5.9. The BREAK Statement

Earlier I promised you a BREAK statement to accompany LOOP. This is one I'm sort of proud of. On the face of it a BREAK seems really tricky. My first approach was to just use it as an extra terminator to Block, and split all the loops into two parts, just as I did with the ELSE half of an IF. That turns out not to work, though, because the BREAK statement is almost certainly not going to show up at the same level as the loop itself. The most likely place for a BREAK is right after an IF, which would cause it to exit to the IF construct, not the enclosing loop. Wrong. The BREAK has to exit the inner LOOP, even if it's nested down into several levels of IFs.

My next thought was that I would just store away, in some global variable, the ending label of the innermost loop. That doesn't work either, because there may be a break from an inner loop followed by a break from an outer one. Storing the label for the inner loop would clobber the label for the outer one. So the global variable turned into a stack. Things were starting to get messy.

Then I decided to take my own advice. Remember in the last session when I pointed out how well the implicit stack of a recursive descent parser was serving our needs? I said that if you begin to see the need for an external stack you might be doing something wrong. Well, I was. It is indeed possible to let the recursion built into our parser take care of everything, and the solution is so simple that it's surprising.

The secret is to note that every BREAK statement has to occur within a block … there's no place else for it to be. So all we have to do is to pass into Block the exit address of the innermost loop. Then it can pass the address to the routine that translates the break instruction. Since an IF statement doesn't change the loop level, procedure DoIf doesn't need to do anything except pass the label into its blocks (both of them). Since loops do change the level, each loop construct simply ignores whatever label is above it and passes its own exit label along.

All this is easier to show you than it is to describe. I'll demonstrate with the easiest loop, which is LOOP:

{ Parse and Translate a LOOP Statement }
procedure DoLoop;
var L1, L2: string;
begin
   Match('p');
   L1 := NewLabel;
   L2 := NewLabel;
   PostLabel(L1);
   Block(L2);
   Match('e');
   EmitLn('BRA ' + L1);
   PostLabel(L2);
end;

Notice that DoLoop now has two labels, not just one. The second is to give the BREAK instruction a target to jump to. If there is no BREAK within the loop, we've wasted a label and cluttered up things a bit, but there's no harm done.

Note also that Block now has a parameter, which for loops will always be the exit address. The new version of Block is:

{ Recognize and Translate a Statement Block }
procedure Block(L: string);
begin
   while not(Look in ['e', 'l', 'u']) do begin
      case Look of
       'i': DoIf(L);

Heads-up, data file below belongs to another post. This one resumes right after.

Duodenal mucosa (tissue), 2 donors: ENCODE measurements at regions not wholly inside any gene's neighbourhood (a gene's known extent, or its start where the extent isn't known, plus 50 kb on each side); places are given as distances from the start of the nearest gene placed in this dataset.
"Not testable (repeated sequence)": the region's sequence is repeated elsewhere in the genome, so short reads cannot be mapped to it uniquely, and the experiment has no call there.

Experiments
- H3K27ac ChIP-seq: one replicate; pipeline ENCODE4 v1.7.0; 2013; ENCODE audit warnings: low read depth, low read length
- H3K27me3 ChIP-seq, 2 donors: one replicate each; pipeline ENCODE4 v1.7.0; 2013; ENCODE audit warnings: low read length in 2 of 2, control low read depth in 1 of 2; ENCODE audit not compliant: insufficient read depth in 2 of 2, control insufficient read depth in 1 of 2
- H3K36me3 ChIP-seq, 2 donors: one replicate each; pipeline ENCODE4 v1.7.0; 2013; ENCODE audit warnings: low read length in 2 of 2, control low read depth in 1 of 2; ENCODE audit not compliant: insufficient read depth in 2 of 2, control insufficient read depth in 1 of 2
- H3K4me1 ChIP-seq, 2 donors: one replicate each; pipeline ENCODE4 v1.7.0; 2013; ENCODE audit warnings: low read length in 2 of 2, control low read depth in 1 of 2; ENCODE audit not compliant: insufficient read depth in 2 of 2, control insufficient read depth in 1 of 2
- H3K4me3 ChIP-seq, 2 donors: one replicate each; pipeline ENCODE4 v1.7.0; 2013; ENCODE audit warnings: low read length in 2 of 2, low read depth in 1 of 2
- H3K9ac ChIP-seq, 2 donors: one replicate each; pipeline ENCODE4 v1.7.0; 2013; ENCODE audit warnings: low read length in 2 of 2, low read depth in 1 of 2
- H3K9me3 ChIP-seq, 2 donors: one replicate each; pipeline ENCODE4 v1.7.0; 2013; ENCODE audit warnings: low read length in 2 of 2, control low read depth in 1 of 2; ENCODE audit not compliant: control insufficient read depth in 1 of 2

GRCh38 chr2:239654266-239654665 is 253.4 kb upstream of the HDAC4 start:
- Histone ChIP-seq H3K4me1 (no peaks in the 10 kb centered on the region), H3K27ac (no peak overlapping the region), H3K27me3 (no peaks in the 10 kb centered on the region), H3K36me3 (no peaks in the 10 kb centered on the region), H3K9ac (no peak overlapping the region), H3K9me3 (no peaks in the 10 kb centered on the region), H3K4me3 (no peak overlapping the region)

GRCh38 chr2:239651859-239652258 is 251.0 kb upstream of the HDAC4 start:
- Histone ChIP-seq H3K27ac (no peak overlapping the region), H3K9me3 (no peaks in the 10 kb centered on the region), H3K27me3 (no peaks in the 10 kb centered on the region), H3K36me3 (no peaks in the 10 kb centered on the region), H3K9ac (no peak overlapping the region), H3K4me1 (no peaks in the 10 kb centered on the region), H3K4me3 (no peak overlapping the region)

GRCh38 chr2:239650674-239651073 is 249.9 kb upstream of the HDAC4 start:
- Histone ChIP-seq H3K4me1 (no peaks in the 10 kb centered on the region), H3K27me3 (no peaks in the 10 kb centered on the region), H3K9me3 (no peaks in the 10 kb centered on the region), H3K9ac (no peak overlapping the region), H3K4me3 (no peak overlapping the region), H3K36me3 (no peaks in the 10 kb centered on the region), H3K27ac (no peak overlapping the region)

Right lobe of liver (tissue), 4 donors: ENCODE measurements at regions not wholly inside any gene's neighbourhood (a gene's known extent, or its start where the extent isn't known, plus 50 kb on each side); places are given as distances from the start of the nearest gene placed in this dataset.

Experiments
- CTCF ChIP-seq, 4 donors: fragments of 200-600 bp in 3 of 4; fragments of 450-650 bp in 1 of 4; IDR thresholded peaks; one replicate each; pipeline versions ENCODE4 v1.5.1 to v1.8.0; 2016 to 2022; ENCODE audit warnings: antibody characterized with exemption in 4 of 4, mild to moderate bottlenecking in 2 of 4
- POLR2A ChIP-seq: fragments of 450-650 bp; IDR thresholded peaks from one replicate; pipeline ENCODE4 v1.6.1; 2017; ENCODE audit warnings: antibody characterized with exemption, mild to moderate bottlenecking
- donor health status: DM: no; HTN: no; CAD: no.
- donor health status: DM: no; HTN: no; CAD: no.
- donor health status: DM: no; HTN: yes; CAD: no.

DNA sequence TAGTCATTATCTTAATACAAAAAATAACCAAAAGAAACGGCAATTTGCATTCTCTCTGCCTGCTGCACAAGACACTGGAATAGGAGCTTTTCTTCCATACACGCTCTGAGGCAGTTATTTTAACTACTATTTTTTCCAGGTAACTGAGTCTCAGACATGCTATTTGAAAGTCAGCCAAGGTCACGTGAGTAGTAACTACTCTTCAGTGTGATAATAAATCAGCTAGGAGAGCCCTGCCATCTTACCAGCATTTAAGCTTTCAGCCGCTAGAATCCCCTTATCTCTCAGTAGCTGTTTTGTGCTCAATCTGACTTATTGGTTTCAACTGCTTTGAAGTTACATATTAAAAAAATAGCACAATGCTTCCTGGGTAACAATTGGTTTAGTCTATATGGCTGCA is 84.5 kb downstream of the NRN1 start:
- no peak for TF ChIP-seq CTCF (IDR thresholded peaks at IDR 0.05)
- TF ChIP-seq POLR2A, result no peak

'w': DoWhile;
       'p': DoLoop;
       'r': DoRepeat;
       'f': DoFor;
       'd': DoDo;
       'b': DoBreak(L);
       else Other;
      end;
   end;
end;

Again, notice that all Block does with the label is to pass it into DoIf and DoBreak. The loop constructs don't need it, because they are going to pass their own label anyway.

The new version of DoIf is:

{ Recognize and Translate an IF Construct }
procedure Block(L: string); Forward;
procedure DoIf(L: string);
var L1, L2: string;
begin
   Match('i');
   Condition;
   L1 := NewLabel;
   L2 := L1;
   EmitLn('BEQ ' + L1);
   Block(L);
   if Look = 'l' then begin
      Match('l');
      L2 := NewLabel;
      EmitLn('BRA ' + L2);
      PostLabel(L1);
      Block(L);
   end;
   Match('e');
   PostLabel(L2);
end;

Here, the only thing that changes is the addition of the parameter to procedure Block. An IF statement doesn't change the loop nesting level, so DoIf just passes the label along. No matter how many levels of IF nesting we have, the same label will be used.

Now, remember that DoProgram also calls Block, so it now needs to pass it a label. An attempt to exit the outermost block is an error, so DoProgram passes a null label which is caught by DoBreak:

{ Recognize and Translate a BREAK }
procedure DoBreak(L: string);
begin
   Match('b');
   if L <> '' then
      EmitLn('BRA ' + L)
   else Abort('No loop to break from');
end;

{ Parse and Translate a Program }
procedure DoProgram;
begin
   Block('');
   if Look <> 'e' then Expected('End');
   EmitLn('END')
end;

That almost takes care of everything. Give it a try, see if you can “break” it <pun>. Careful, though. By this time we've used so many letters, it's hard to think of characters that aren't now representing reserved words. Remember: before you try the program, you're going to have to edit every occurence of Block in the other loop constructs to include the new parameter. Do it just like I did for LOOP.

I said almost above. There is one slight problem: if you take a hard look at the code generated for DO, you'll see that if you break out of this loop, the value of the loop counter is still left on the stack. We're going to have to fix that! A shame … that was one of our smaller routines, but it can't be helped. Here's a version that doesn't have the problem:

{ Parse and Translate a DO Statement }
procedure Dodo;
var L1, L2: string;
begin
   Match('d');
   L1 := NewLabel;
   L2 := NewLabel;
   Expression;
   EmitLn('SUBQ #1,D0');
   PostLabel(L1);
   EmitLn('MOVE D0,-(SP)');
   Block(L2);
   EmitLn('MOVE (SP)+,D0');
   EmitLn('DBRA D0,' + L1);
   EmitLn('SUBQ #2,SP');
   PostLabel(L2);
   EmitLn('ADDQ #2,SP');
end;

The two extra instructions, the SUBQ and ADDQ, take care of leaving the stack in the right shape.